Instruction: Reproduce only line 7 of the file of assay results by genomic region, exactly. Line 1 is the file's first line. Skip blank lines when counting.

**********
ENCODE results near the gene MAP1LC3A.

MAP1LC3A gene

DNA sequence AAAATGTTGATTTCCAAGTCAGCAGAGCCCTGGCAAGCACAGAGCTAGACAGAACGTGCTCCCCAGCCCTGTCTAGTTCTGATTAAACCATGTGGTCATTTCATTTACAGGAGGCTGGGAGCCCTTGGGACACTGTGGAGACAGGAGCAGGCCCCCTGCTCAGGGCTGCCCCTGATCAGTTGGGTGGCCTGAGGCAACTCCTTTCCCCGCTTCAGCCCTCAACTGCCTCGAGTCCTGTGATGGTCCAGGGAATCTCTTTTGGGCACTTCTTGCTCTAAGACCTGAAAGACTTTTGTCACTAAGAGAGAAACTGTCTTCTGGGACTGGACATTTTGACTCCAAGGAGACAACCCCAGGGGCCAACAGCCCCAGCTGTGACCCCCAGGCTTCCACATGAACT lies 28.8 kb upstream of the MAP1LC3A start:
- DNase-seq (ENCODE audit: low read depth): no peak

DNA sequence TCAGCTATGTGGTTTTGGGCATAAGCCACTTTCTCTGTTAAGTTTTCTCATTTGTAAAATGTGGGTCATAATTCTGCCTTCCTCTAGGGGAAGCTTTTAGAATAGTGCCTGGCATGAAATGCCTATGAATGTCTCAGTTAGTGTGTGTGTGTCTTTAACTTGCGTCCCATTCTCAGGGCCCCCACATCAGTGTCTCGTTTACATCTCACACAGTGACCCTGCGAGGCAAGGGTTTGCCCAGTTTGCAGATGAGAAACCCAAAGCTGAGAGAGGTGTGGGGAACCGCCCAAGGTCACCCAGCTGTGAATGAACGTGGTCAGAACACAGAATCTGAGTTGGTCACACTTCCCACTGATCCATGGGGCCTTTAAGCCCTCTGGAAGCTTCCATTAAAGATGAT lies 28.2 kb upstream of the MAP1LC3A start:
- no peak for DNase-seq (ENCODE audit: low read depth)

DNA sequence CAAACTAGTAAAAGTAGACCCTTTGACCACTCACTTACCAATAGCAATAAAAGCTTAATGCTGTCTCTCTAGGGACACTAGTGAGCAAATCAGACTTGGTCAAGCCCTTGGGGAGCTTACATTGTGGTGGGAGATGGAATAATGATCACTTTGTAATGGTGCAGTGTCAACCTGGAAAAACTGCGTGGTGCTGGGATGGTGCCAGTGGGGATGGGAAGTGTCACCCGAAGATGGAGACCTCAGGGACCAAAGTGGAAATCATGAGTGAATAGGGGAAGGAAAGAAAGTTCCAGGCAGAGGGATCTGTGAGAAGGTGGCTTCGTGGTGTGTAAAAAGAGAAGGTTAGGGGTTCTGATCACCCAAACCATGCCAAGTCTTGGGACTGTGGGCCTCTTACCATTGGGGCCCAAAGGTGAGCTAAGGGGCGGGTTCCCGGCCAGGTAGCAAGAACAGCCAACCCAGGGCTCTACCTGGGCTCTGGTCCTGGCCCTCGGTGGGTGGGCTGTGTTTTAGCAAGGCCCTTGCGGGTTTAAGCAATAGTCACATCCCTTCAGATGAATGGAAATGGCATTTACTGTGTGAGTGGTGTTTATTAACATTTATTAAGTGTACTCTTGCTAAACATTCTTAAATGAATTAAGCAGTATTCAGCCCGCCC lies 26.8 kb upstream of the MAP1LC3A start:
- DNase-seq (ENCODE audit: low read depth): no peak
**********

DNA sequence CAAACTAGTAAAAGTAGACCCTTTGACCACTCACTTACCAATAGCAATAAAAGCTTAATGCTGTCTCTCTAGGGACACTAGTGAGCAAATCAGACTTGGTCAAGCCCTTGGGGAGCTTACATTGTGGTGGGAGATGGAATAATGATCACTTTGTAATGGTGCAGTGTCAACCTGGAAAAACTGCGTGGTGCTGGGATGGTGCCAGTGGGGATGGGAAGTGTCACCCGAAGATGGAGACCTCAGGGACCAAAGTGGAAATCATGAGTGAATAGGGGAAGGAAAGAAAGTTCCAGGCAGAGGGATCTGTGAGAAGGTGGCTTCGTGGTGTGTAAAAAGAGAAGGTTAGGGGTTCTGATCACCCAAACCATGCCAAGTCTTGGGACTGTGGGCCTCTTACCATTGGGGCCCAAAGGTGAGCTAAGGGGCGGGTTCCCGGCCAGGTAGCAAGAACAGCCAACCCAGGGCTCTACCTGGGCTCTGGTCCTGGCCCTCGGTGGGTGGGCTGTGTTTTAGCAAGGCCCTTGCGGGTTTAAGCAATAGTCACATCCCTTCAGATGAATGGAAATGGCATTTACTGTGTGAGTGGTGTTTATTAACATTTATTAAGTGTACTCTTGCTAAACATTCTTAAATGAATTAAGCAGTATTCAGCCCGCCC lies 26.8 kb upstream of the MAP1LC3A start: